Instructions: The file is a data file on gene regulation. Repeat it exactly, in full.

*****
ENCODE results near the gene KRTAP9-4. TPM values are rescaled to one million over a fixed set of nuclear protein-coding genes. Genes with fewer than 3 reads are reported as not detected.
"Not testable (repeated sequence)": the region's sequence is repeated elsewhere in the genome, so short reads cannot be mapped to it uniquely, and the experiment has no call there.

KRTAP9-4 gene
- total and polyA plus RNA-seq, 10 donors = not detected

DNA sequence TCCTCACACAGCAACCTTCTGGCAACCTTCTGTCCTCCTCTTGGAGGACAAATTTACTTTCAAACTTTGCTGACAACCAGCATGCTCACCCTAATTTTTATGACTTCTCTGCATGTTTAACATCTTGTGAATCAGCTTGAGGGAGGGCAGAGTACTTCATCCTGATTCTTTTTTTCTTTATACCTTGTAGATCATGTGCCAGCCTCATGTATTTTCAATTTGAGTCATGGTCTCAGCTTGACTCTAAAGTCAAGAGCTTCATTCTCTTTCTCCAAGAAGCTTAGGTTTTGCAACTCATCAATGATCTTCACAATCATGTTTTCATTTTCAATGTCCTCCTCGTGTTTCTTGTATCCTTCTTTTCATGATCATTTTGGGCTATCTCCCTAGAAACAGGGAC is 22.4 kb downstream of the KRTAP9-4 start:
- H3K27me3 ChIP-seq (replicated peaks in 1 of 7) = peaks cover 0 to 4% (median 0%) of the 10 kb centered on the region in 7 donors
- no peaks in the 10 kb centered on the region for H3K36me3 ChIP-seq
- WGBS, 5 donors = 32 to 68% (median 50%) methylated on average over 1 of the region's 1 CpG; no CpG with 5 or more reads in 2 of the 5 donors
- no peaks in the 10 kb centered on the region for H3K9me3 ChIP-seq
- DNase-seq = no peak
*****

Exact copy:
ENCODE results near the gene KRTAP9-4. TPM values are rescaled to one million over a fixed set of nuclear protein-coding genes. Genes with fewer than 3 reads are reported as not detected.
"Not testable (repeated sequence)": the region's sequence is repeated elsewhere in the genome, so short reads cannot be mapped to it uniquely, and the experiment has no call there.

KRTAP9-4 gene
- total and polyA plus RNA-seq, 10 donors = not detected

DNA sequence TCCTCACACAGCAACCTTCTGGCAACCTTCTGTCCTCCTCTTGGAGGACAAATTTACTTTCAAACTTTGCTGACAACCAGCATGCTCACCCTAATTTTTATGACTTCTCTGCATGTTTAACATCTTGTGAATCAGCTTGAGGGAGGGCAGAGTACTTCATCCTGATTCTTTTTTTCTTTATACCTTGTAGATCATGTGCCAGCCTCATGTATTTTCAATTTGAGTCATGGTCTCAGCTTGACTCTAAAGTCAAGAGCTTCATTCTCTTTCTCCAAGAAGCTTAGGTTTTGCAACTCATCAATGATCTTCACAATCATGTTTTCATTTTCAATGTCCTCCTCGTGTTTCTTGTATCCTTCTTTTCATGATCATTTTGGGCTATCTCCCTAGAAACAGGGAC is 22.4 kb downstream of the KRTAP9-4 start:
- H3K27me3 ChIP-seq (replicated peaks in 1 of 7) = peaks cover 0 to 4% (median 0%) of the 10 kb centered on the region in 7 donors
- no peaks in the 10 kb centered on the region for H3K36me3 ChIP-seq
- WGBS, 5 donors = 32 to 68% (median 50%) methylated on average over 1 of the region's 1 CpG; no CpG with 5 or more reads in 2 of the 5 donors
- no peaks in the 10 kb centered on the region for H3K9me3 ChIP-seq
- DNase-seq = no peak